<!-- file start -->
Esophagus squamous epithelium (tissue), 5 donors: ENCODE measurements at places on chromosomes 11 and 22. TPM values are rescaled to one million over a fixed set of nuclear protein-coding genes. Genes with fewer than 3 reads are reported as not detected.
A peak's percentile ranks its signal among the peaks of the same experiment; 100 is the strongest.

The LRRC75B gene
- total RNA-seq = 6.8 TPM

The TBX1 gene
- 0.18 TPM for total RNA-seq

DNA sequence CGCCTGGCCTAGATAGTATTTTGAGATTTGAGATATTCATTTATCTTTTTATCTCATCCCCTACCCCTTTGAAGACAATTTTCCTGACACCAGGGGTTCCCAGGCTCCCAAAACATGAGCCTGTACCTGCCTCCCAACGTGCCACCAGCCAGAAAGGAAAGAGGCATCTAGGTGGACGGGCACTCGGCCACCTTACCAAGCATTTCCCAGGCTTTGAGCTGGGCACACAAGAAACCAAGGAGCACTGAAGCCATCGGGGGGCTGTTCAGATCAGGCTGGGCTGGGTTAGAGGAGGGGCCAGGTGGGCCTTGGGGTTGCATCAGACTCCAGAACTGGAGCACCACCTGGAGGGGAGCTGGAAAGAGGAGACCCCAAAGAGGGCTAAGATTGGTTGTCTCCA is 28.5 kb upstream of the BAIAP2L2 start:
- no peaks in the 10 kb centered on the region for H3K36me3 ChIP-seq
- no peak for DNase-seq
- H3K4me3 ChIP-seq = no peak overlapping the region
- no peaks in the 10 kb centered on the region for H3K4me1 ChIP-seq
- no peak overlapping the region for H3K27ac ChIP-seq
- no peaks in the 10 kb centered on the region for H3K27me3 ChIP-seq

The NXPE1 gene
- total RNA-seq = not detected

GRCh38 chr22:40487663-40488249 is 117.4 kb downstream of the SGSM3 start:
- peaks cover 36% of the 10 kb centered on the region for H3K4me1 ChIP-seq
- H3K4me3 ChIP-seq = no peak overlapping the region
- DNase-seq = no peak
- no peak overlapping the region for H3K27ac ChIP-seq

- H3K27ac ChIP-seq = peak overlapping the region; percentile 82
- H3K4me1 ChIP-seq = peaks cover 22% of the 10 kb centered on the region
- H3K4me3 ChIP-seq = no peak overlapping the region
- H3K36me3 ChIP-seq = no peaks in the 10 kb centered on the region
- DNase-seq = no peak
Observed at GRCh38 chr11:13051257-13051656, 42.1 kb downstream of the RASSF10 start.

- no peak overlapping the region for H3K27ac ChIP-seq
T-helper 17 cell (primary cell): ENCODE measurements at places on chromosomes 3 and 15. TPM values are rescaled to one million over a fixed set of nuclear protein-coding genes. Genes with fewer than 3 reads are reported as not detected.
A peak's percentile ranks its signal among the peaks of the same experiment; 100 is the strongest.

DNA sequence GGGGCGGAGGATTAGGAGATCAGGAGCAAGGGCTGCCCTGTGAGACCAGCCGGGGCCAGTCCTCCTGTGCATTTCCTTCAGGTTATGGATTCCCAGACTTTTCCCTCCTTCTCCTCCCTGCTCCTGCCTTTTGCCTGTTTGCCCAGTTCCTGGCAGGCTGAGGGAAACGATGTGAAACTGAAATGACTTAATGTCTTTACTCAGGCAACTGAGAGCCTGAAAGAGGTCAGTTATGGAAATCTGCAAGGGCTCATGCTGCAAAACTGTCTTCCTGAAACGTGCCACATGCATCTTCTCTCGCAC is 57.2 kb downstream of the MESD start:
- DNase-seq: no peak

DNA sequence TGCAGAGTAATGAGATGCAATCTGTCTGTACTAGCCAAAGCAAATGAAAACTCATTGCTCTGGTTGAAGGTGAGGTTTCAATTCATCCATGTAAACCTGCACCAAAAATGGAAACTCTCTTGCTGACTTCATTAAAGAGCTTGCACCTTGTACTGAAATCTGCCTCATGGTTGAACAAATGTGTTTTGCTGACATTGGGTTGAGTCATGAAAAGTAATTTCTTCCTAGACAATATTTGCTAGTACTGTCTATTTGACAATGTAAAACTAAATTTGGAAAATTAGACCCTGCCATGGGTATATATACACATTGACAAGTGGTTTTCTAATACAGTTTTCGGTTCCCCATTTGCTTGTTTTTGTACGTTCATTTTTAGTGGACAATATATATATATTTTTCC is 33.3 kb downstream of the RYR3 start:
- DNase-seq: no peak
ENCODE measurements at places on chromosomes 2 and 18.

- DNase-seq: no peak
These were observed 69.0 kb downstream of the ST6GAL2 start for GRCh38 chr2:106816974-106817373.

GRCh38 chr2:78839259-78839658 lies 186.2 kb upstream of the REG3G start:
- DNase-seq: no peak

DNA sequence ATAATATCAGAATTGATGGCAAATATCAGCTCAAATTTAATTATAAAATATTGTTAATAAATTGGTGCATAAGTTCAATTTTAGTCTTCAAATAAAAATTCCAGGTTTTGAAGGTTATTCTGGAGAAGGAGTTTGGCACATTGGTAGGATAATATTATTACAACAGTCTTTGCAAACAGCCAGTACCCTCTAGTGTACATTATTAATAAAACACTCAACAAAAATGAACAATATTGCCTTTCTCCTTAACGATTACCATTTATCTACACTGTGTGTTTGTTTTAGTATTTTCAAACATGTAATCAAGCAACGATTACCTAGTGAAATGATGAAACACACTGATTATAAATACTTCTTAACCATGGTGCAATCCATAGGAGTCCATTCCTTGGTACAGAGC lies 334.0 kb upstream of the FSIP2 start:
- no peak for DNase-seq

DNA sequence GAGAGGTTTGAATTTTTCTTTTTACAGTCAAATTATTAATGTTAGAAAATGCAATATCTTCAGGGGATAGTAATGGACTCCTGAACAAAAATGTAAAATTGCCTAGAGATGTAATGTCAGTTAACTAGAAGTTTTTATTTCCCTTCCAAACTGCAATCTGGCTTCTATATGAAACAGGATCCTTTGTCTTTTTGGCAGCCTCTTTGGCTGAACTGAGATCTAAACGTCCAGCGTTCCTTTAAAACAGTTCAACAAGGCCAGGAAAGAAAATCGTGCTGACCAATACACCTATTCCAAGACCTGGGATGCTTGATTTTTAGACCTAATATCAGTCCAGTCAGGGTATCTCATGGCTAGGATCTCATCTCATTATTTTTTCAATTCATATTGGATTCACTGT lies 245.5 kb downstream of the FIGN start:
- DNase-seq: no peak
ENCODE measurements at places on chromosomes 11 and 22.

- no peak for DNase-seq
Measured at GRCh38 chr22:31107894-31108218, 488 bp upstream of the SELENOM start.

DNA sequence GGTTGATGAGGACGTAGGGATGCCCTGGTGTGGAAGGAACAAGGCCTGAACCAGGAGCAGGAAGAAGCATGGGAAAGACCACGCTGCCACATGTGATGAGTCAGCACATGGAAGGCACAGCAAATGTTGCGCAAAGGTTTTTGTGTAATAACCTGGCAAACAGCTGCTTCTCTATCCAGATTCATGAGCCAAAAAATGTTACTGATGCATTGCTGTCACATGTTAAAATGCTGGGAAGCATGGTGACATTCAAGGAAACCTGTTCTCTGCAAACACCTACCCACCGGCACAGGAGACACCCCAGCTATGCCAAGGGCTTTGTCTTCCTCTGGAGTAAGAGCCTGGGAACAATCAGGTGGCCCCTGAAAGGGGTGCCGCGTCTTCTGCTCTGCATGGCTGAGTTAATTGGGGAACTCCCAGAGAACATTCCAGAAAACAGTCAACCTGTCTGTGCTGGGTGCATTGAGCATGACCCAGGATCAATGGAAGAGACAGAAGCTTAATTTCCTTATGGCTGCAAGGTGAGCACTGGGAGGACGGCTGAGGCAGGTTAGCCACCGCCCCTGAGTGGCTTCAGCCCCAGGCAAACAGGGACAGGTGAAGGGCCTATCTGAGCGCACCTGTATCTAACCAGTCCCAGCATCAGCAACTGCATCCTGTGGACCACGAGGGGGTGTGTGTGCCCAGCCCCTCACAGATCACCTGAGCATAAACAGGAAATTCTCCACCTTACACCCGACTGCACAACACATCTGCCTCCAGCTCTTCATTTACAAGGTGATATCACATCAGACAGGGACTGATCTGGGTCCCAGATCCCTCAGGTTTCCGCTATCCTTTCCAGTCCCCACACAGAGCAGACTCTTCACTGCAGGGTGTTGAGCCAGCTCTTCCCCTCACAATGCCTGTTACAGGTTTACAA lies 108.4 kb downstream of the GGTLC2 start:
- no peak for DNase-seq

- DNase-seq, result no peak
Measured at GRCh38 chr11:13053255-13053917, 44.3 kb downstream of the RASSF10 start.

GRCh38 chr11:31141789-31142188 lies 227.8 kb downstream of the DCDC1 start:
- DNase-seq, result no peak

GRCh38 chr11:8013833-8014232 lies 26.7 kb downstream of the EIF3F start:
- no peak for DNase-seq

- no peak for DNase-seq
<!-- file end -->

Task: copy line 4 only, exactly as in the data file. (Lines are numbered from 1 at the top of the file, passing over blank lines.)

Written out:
- total RNA-seq = 6.8 TPM